Talking about divorce is rarely easy, especially when it comes to having those conversations with your children. This challenge can become even more complicated when those children are adults themselves. There could be added confusion if they are physically separate from the dynamic between you and your spouse that led to the divorce.
As the divorce rate for people age 50 and above increases, so has the need to have these kinds of conversations with adult children. It can be difficult to know where to begin on something like this. We will break down some of the things you can keep in mind as you tackle this challenge.
How to make the conversation easier
When it comes to delivering news of your divorce to your children, there are some things you can do to keep the conversation healthy and productive.
- Approach the conversation with respect. You can expect that this might be a hard conversation, so it is important to be considerate of your child’s feelings. If possible, break the news in person. If you cannot meet in person, the next best choice is a video chat or phone call. This is not news you want to give over text or voicemail.
- Tell all your children at the same time. If you have multiple children, try to inform them all at the same time. If this isn’t possible, then try to have the individual conversations one right after the other. Your children deserve to hear this news from you, so you want to limit the chance of someone receiving the news from a sibling before you can sit down with them.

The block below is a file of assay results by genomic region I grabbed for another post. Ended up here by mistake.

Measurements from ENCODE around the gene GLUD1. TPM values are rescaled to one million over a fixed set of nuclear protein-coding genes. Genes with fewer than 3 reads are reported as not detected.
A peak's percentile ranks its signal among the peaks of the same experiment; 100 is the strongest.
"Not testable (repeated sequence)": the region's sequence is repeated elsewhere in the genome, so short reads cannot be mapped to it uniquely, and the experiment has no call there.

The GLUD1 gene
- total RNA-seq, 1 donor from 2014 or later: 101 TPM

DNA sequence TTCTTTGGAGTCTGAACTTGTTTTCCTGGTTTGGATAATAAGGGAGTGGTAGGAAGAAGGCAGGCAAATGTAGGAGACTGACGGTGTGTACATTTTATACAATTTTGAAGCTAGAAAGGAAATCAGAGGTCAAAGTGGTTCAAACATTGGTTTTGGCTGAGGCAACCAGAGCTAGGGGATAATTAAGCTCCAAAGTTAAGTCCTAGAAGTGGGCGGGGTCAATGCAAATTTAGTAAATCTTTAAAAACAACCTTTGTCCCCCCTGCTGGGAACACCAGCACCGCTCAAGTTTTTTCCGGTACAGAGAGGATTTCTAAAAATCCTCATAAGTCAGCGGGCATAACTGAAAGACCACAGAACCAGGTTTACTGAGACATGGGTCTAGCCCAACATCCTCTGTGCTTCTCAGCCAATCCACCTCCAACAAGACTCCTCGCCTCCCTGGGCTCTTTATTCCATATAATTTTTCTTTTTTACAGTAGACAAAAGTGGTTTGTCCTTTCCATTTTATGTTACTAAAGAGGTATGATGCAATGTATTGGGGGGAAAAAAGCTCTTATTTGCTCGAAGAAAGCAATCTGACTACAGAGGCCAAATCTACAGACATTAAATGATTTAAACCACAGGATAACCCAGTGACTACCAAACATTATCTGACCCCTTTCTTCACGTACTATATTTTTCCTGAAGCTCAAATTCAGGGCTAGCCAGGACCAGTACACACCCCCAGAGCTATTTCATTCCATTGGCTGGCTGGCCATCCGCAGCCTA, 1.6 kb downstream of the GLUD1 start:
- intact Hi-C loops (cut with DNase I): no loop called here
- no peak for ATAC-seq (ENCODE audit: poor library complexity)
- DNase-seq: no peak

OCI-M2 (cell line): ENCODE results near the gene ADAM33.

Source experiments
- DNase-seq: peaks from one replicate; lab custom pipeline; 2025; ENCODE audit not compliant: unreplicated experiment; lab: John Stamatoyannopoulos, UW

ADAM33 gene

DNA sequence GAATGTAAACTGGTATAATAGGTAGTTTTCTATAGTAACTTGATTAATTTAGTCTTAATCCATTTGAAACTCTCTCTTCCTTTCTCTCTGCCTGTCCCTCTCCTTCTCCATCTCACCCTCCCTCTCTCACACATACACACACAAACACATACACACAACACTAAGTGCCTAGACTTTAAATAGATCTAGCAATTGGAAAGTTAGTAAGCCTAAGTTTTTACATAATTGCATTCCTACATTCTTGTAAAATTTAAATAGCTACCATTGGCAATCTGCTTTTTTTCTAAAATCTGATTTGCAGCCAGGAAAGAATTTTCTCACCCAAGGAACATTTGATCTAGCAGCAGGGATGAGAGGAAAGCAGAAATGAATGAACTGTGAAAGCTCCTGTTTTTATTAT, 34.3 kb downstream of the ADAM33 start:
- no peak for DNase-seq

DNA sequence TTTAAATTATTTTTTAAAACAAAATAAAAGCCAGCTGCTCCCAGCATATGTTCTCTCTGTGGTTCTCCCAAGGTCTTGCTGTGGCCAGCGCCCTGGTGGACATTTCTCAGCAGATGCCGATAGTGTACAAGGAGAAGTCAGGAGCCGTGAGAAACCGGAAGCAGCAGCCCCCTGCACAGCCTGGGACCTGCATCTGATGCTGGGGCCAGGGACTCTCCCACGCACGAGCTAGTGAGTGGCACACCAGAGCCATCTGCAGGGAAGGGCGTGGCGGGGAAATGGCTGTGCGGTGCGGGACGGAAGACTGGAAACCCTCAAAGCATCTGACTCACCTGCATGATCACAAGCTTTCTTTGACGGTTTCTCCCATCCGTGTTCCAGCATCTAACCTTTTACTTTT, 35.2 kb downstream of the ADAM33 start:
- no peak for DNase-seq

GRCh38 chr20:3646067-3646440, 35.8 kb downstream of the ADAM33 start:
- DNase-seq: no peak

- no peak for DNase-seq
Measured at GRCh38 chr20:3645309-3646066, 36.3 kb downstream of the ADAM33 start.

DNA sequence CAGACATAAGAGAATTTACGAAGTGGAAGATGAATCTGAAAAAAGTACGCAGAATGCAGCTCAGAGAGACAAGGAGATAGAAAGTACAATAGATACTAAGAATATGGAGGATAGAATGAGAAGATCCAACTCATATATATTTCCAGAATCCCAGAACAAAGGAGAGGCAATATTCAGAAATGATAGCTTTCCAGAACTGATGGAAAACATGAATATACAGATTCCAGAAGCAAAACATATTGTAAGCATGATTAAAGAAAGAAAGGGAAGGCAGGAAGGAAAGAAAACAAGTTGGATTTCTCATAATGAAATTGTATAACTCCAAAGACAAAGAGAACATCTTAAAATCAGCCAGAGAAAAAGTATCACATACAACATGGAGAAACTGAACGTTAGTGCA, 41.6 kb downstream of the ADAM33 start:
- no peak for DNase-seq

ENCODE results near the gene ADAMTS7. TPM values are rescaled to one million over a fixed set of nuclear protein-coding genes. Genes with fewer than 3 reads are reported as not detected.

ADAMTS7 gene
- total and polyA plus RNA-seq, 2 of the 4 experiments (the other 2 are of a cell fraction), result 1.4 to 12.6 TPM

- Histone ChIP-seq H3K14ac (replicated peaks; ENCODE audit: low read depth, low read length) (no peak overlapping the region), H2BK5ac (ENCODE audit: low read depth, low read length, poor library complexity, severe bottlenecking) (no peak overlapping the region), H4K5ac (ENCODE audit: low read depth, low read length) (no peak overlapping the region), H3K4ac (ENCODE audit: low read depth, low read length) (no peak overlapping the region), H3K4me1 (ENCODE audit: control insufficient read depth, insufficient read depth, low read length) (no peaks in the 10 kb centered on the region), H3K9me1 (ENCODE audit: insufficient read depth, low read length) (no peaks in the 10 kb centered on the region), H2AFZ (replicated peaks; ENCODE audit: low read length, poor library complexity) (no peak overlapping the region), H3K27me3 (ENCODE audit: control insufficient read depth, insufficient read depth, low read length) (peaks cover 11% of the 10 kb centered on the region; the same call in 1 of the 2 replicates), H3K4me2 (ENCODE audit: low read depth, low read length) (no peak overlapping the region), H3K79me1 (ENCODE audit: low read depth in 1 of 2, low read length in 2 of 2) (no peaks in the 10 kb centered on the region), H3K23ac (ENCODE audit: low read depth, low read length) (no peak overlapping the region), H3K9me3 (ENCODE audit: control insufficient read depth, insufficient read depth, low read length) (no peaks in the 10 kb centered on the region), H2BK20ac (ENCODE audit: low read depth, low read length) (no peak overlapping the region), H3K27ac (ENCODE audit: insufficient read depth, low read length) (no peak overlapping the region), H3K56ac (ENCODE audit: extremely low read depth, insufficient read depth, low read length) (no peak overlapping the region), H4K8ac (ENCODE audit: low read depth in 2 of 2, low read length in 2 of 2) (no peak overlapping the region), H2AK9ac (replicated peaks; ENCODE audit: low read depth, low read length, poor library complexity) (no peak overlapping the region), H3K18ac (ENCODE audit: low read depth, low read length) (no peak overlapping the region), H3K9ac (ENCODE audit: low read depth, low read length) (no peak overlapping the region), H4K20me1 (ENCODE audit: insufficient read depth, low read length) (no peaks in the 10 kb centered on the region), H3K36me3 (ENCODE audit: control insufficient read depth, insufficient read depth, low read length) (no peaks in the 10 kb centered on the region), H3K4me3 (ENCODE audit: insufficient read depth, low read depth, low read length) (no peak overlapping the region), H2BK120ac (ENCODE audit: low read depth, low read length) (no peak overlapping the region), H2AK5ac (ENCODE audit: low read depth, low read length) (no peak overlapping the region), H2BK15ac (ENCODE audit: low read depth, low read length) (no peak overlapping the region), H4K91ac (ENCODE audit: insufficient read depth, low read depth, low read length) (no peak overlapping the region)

- Be clear about the situation. When breaking the news, it is important for you to be factual, yet compassionate. Try not to tiptoe around the fact that you are getting a divorce – it is better to be clear and avoid confusion. Explain what everyone can expect to happen as you all move forward.
- Avoid assigning blame. Regardless of the circumstances that led to the divorce, it is important to not put your children between you and your spouse. Inflammatory language or accusations toward your spouse can alienate your children or cause them to feel like they need to choose sides. Avoiding this altogether will make this process easier on your children.
- Expect strong emotions. It is natural for young children to feel strong emotions after they learn their parents are getting divorced. This is no different for adult children. Approach the conversation with a calm mindset so that you can guide the conversation forward in a productive and healthy way.
- Give your children the necessary space to process. Some children will have a million questions. Others will need space and time to process. Make sure that you are meeting your kids where they are at and giving them the ability to process this big news in a way that is best for them.
No matter the circumstances of the divorce, it will likely change your overall family dynamic. Figuring out the ‘new normal’ can be a challenging task, but breaking the news of your divorce in a supportive way can start the process off on the right foot and ultimately ease the transition.